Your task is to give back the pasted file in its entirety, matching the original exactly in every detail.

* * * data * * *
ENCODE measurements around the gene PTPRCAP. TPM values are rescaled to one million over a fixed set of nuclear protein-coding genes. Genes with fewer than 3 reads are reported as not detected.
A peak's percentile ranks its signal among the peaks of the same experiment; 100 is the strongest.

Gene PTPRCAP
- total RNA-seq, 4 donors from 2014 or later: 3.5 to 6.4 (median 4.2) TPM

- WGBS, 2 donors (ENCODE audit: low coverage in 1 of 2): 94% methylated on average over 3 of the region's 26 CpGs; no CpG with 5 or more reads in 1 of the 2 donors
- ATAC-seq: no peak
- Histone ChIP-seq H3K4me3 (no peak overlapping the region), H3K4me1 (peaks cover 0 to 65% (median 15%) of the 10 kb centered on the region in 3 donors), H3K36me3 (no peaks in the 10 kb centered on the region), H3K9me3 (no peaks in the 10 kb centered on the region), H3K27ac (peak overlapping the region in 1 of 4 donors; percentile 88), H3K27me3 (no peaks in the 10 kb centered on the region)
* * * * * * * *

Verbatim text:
ENCODE measurements around the gene PTPRCAP. TPM values are rescaled to one million over a fixed set of nuclear protein-coding genes. Genes with fewer than 3 reads are reported as not detected.
A peak's percentile ranks its signal among the peaks of the same experiment; 100 is the strongest.

Gene PTPRCAP
- total RNA-seq, 4 donors from 2014 or later: 3.5 to 6.4 (median 4.2) TPM

- WGBS, 2 donors (ENCODE audit: low coverage in 1 of 2): 94% methylated on average over 3 of the region's 26 CpGs; no CpG with 5 or more reads in 1 of the 2 donors
- ATAC-seq: no peak
- Histone ChIP-seq H3K4me3 (no peak overlapping the region), H3K4me1 (peaks cover 0 to 65% (median 15%) of the 10 kb centered on the region in 3 donors), H3K36me3 (no peaks in the 10 kb centered on the region), H3K9me3 (no peaks in the 10 kb centered on the region), H3K27ac (peak overlapping the region in 1 of 4 donors; percentile 88), H3K27me3 (no peaks in the 10 kb centered on the region)